Recovering from a brain injury can be long and difficult process. Cognitive and physical therapies are time-consuming, and results often depend on the individual circumstances of the case. When someone suffers a brain injury, time saved is brain saved; the faster doctors can intervene, the better the chances of a full recovery.
In the past, it was believed that the best way to heal after suffering a brain injury was rest and inactivity, to prevent changes in blood flow and to allow injuries to heal as best as possible. However, a promising new study by a nurse in Cleveland may change the way doctors treat patients after a brain injury.
Kate Klein began working at the Cleveland Clinic’s Neurointensive Care Unit some time ago. She noticed that the majority of patients were bedridden, and also knew that current medical practice has found that getting patients out of bed as soon as possible after an injury helped to promote healing. She began to wonder if there was a difference between bodily injury and brain injury.
In response, she designed and carried out a study on over 600 patients. During the year it took to conduct the test, Klein got more than half of her patients out of bed, sometimes on their first day in the ICU. Her findings were amazing. According to National Public Radio, “What she found was that getting up and moving had clear benefits. Patients who started their rehabilitation earlier spent less time in the ICU and less time in the hospital. ‘They have less pressure ulcers, less infections and spend less time on the ventilator if they need ventilator therapy,’ says Klein. And most say they feel a lot better.”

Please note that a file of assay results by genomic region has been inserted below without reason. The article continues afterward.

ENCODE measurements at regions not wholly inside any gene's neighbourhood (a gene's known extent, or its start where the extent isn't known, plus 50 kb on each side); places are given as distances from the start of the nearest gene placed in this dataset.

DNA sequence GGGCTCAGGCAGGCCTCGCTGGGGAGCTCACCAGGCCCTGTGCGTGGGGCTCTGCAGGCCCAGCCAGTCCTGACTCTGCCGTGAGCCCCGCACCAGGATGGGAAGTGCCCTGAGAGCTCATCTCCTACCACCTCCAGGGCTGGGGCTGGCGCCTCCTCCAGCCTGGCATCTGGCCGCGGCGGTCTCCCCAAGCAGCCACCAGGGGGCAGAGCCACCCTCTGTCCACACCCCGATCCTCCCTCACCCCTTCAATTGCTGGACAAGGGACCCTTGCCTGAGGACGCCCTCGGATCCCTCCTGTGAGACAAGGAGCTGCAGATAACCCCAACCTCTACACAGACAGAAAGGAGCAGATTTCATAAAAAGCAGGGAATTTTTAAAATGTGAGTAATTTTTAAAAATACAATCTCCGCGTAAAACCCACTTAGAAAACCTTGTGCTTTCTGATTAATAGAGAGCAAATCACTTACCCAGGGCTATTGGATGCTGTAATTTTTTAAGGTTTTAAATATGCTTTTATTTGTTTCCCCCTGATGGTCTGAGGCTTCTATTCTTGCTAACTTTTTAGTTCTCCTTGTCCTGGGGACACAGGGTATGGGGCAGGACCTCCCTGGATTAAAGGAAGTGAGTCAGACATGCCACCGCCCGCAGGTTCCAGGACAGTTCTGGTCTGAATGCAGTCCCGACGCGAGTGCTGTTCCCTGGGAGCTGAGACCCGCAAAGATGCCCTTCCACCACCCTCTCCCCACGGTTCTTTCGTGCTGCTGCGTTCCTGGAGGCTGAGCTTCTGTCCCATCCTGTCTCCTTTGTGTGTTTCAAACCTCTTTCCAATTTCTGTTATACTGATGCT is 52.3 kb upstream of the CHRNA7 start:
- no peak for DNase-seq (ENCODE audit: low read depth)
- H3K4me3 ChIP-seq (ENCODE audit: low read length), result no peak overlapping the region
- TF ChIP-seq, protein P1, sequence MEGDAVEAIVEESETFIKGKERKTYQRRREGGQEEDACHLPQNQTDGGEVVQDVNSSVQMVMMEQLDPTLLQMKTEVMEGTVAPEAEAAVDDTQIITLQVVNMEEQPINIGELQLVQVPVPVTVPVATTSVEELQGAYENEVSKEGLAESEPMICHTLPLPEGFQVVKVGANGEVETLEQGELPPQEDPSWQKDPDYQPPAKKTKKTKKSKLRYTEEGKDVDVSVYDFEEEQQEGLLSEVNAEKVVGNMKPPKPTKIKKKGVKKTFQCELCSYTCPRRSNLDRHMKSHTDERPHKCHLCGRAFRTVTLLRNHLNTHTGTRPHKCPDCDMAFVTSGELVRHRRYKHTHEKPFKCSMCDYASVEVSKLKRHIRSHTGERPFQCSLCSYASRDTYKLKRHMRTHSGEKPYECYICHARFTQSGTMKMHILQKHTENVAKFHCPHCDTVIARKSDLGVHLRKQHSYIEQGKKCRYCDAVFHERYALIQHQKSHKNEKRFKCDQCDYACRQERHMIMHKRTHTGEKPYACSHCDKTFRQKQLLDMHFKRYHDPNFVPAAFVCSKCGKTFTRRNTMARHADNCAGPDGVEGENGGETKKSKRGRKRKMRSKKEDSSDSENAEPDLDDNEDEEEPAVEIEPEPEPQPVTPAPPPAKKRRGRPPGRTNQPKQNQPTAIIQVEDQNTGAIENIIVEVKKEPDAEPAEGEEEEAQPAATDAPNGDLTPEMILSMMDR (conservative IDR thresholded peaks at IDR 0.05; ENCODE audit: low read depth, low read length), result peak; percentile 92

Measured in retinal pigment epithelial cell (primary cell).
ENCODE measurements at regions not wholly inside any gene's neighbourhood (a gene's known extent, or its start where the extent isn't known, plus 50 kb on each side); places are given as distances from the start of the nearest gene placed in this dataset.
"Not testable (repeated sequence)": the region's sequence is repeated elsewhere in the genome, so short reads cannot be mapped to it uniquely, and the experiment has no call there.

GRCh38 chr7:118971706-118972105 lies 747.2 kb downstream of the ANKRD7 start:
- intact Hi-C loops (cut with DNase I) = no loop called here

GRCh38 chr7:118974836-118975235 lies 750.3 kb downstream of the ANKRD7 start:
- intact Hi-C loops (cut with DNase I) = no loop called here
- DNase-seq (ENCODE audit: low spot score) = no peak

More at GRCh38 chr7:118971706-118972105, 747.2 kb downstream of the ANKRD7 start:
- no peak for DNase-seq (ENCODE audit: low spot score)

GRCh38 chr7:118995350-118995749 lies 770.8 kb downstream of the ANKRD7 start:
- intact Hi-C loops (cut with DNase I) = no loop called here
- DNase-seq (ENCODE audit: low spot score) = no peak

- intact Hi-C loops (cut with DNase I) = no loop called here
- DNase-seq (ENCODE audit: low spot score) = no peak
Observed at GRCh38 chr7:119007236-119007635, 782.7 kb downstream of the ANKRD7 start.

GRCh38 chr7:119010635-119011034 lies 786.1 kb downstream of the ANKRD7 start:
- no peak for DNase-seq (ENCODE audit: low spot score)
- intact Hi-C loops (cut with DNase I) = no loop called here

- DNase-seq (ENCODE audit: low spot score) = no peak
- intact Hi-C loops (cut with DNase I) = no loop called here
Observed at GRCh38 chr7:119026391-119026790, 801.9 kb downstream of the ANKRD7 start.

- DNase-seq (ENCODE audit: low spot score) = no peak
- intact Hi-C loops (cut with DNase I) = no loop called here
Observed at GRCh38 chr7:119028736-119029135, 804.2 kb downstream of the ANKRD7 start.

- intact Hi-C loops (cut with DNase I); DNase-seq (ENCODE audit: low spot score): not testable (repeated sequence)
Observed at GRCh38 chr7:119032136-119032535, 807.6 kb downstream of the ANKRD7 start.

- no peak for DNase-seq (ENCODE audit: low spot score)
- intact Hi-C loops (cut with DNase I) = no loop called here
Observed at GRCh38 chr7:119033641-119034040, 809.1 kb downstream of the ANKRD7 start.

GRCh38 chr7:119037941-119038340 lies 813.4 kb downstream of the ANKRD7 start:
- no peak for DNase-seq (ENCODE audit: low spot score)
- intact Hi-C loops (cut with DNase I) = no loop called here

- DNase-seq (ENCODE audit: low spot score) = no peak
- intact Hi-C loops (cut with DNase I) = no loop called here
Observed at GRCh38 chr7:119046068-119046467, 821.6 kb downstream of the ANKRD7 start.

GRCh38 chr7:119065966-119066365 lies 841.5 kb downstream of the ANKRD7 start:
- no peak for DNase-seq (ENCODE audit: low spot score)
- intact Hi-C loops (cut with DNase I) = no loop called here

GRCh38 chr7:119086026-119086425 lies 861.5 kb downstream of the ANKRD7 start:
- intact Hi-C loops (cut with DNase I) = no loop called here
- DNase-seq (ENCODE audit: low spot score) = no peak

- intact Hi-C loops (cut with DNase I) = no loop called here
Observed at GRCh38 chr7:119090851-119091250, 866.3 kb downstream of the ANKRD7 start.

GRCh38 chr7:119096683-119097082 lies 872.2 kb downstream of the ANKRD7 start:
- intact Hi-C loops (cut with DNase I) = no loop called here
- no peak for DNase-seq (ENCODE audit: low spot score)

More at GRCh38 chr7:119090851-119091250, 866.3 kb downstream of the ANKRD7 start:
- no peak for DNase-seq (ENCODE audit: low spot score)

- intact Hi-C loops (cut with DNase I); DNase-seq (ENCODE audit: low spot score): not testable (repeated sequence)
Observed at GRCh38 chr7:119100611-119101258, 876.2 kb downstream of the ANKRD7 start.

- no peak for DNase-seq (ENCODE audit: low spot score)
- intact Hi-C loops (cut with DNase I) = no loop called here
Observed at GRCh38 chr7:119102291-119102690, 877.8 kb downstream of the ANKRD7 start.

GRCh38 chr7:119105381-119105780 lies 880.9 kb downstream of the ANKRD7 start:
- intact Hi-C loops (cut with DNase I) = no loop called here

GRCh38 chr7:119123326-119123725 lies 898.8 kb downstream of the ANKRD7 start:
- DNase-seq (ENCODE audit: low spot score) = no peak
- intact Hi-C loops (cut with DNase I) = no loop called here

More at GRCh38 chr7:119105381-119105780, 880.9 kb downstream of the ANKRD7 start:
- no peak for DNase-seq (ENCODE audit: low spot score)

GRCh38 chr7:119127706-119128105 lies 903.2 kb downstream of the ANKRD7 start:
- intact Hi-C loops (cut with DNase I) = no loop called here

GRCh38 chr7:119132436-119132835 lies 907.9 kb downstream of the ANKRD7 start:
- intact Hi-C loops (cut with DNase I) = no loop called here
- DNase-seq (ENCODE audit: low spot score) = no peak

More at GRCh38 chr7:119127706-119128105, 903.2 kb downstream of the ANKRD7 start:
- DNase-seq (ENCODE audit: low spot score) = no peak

In response to Klein’s efforts, the Cleveland Clinic has installed ceiling-mounted lifts to help get patients out of bed. The results have been nothing short of amazing. One patient, a mother, spoke for the first time after walking outside the hospital for the first time.
Doctors believe that the experience gained by performing routine tasks like walking down a hallway, sitting outside on a bench, or even getting out of chair help to promote brain healing. These familiar tasks engage the brain, and can begin to let the brain rewire itself to compensate for an injury. Doctors caution that this research is still in its early stages, and that not all brain injuries may respond the same way to this treatment. However, thanks to Kate Klein in at the Cleveland Clinic, there is more hope from brain injury victims than ever before.
When brain injuries happen, the medical costs can be staggering. Hospital stays, rehabilitation, and cognitive and behavioral therapy sessions can add up quickly. If you or someone you know suffered a brain injury during an accident, you may be entitled to compensation. Please contact Crandall & Pera Law today for a free consultation at one of our offices in Ohio or Kentucky.